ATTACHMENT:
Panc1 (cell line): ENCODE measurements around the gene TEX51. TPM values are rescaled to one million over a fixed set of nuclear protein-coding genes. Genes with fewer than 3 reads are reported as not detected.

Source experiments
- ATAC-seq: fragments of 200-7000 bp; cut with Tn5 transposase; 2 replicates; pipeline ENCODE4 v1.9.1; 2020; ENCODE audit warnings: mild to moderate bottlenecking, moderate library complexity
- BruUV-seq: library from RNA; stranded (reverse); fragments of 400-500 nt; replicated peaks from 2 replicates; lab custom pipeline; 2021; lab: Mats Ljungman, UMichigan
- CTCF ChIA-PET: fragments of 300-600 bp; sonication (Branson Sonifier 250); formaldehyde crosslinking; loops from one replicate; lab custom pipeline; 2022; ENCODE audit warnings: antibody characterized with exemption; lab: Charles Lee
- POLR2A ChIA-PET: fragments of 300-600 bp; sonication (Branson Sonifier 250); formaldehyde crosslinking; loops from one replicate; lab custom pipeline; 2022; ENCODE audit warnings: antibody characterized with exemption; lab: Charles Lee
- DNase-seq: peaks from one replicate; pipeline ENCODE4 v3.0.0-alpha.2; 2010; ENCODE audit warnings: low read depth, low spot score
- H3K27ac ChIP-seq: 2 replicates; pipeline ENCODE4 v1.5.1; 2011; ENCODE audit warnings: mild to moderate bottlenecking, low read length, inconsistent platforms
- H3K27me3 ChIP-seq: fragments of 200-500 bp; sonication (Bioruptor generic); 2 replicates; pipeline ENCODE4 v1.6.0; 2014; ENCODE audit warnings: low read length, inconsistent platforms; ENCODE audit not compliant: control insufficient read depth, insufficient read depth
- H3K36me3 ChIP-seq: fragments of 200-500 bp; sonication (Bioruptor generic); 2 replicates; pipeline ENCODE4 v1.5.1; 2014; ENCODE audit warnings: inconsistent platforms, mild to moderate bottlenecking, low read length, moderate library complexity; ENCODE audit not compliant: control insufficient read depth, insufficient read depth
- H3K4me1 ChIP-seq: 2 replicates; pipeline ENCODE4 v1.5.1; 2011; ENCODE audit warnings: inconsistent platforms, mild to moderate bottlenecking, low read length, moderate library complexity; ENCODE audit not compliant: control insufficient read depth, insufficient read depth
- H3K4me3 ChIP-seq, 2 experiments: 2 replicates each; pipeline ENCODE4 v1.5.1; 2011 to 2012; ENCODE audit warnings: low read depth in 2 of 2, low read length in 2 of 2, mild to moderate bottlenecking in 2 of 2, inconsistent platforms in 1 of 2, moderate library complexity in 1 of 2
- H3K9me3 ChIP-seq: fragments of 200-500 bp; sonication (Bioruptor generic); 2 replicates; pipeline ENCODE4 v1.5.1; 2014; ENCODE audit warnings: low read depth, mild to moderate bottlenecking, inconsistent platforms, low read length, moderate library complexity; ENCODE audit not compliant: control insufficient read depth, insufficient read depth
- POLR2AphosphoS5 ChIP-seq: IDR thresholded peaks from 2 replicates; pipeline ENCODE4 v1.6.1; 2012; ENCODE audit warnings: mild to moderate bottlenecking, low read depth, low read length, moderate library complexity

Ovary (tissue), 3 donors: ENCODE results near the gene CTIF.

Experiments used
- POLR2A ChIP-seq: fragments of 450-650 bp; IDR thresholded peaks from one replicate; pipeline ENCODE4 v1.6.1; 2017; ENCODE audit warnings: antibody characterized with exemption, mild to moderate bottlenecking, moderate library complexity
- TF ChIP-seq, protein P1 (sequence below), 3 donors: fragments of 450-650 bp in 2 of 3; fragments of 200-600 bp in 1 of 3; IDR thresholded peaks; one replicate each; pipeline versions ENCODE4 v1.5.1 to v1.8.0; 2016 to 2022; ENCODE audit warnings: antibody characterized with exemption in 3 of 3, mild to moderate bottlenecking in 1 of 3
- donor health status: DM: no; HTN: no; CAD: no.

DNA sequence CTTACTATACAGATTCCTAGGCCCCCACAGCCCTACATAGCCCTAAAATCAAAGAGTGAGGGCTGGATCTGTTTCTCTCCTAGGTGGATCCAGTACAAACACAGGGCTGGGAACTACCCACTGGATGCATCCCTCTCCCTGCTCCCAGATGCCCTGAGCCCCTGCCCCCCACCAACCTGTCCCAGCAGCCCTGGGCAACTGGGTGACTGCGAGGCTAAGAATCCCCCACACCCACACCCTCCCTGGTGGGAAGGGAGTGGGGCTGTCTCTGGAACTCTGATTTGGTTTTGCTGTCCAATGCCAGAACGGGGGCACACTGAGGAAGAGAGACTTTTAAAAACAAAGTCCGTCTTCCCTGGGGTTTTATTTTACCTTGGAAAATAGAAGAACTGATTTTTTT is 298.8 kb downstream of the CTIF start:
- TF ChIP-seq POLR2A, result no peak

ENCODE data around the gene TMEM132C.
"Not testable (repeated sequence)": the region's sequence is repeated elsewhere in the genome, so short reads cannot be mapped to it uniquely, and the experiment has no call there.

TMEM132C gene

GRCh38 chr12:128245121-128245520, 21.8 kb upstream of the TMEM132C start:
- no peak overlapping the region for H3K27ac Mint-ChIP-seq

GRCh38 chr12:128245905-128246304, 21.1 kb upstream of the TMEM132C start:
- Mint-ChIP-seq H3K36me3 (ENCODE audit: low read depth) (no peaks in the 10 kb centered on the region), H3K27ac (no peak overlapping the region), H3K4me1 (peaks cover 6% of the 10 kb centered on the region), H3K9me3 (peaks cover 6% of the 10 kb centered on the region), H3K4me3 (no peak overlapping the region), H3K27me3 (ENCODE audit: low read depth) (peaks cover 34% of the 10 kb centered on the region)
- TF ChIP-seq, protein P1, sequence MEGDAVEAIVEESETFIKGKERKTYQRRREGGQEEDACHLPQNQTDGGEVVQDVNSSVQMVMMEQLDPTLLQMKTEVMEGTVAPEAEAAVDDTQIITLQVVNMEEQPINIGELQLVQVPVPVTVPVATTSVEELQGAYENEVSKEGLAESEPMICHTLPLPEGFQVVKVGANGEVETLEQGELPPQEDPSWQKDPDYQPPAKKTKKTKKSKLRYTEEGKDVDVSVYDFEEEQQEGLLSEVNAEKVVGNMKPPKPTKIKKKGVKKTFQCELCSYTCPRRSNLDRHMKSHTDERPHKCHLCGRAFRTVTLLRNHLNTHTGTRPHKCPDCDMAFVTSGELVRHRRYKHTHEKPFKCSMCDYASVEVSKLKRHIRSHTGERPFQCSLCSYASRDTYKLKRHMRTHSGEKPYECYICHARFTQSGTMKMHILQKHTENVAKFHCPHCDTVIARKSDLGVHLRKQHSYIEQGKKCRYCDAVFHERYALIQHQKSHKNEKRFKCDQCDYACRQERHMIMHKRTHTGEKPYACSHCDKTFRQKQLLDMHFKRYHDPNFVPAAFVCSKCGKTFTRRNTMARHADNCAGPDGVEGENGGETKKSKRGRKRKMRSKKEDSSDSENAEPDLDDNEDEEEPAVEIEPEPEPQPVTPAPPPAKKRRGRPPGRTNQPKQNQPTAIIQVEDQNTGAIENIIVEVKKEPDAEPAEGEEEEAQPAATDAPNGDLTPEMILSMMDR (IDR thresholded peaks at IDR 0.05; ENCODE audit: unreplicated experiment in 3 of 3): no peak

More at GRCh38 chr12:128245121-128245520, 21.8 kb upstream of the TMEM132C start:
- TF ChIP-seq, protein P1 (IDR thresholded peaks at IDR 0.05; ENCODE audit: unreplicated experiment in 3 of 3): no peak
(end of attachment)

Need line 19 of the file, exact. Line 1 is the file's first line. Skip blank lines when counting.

- donor health status: DM: no; HTN: no; CAD: no.